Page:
The Secret Life Of Walter Mitty Review
Posted by Terry Lewis on 12.25.2013
Ben Stiller directs and stars in a film about a man struggling to find excitement in his life whilst suffering from extraordinary day dreams. But is this a fun escape from reality? Or are we caught in a landslide of normality? 411's Terry Lewis reviews The Secret Life Of Walter Mitty!
Ben Stiller - Walter Mitty Kristen Wiig - Cheryl Melhoff Sean Penn - Sean O'Connell Adam Scott - Ted Hendricks Shirley Maclaine - Edna Mitty Kathryn Hahn - Odessa Mitty Patton Oswald - Todd
Development hell is a fair old place to be stuck in if you're a film. Take this remake of the 1947 adaptation of the short story Secret Life Of Walter Mitty. Announced in 1994 with Jim Carey to play Mitty, it bounced around between companies for the rights, rewritings and many directors including Steven Spielberg before people left the project. At one point, Owen Wilson was tapped for the lead role before another massive bout of turmoil before the production company just said “Fuck it” and placed Ben Stiller as lead and director. But what are the results?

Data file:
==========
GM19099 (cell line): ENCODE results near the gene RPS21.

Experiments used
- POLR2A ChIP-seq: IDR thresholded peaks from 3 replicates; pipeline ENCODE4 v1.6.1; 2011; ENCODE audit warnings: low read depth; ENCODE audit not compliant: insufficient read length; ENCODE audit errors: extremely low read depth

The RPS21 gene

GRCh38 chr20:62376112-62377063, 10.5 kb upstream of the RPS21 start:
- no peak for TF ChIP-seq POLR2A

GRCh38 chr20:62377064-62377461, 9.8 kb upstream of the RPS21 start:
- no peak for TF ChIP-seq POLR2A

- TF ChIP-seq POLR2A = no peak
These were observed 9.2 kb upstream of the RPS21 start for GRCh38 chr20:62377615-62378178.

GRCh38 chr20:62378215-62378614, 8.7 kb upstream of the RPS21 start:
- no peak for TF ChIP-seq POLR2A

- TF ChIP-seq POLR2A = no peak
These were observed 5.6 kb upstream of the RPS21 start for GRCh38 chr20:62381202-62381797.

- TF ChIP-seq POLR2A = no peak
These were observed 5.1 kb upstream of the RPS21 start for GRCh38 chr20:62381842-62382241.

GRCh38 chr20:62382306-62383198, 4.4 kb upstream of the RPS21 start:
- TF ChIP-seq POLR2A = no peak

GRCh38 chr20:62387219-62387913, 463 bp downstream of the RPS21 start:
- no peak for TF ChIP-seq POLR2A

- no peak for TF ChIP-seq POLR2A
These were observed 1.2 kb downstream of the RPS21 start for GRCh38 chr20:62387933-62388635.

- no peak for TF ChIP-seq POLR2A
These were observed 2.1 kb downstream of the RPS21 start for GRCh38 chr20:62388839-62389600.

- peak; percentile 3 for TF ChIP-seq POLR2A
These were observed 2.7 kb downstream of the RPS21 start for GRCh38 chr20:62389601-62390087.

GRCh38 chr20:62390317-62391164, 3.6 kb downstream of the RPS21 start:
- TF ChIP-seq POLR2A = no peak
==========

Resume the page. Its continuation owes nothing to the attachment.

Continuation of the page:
After taking up the responsibility of man of the house during his free spirited teen years, a middle aged Walter Mitty (Stiller, The Watch) works in the photography department of Life magazine and suffers from weird zoning outs, where he imagines something spectacular over his normal, mundane life. Charged with organising the final cover, Walter finds renowned photographer Sean O'Connell's (Sean Penn, Gangster Squad) masterpiece photo missing. Encouraged by his crush Cheryl (Kristen Wiig, Anchorman 2), Walter goes outside of his comfort zone and embarks on a globe crossing journey to hunt down the missing photo.